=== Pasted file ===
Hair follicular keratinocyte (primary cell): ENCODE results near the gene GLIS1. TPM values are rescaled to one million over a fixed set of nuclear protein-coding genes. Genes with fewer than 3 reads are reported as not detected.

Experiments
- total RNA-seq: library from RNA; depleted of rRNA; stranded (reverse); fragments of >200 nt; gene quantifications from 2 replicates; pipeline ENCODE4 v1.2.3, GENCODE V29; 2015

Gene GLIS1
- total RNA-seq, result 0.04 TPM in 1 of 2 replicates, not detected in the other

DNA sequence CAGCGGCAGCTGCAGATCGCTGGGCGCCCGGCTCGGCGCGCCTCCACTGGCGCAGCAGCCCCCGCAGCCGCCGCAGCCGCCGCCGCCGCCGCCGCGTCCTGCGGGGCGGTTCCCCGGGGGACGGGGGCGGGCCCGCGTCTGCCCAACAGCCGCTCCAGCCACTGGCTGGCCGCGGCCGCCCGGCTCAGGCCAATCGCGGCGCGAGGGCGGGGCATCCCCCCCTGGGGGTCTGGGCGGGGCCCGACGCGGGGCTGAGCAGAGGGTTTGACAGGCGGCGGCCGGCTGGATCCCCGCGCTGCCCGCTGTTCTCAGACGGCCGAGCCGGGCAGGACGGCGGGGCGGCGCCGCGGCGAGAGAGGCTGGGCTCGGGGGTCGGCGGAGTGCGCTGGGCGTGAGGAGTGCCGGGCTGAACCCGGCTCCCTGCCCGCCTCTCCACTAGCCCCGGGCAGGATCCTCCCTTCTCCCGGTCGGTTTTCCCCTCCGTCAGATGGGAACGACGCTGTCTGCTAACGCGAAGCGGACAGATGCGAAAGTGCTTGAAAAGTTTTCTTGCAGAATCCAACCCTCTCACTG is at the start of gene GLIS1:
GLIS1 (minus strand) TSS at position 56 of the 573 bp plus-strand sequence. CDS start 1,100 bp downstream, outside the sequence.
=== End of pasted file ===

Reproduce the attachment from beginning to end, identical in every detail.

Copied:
Hair follicular keratinocyte (primary cell): ENCODE results near the gene GLIS1. TPM values are rescaled to one million over a fixed set of nuclear protein-coding genes. Genes with fewer than 3 reads are reported as not detected.

Experiments
- total RNA-seq: library from RNA; depleted of rRNA; stranded (reverse); fragments of >200 nt; gene quantifications from 2 replicates; pipeline ENCODE4 v1.2.3, GENCODE V29; 2015

Gene GLIS1
- total RNA-seq, result 0.04 TPM in 1 of 2 replicates, not detected in the other

DNA sequence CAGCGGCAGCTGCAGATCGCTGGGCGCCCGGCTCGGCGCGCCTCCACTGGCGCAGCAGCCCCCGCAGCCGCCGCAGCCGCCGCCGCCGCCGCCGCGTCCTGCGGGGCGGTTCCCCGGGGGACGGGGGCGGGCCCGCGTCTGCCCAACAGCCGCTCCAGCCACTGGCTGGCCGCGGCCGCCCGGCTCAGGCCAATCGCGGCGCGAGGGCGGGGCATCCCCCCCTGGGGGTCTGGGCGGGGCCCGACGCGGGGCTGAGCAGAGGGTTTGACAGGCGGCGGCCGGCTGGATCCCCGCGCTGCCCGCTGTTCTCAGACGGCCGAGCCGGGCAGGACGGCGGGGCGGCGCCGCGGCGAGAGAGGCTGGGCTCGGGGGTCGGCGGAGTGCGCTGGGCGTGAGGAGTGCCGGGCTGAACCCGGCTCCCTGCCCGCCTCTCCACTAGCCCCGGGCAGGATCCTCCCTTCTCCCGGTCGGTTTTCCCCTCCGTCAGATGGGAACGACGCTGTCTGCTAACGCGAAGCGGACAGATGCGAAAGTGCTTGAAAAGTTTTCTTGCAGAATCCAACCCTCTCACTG is at the start of gene GLIS1:
GLIS1 (minus strand) TSS at position 56 of the 573 bp plus-strand sequence. CDS start 1,100 bp downstream, outside the sequence.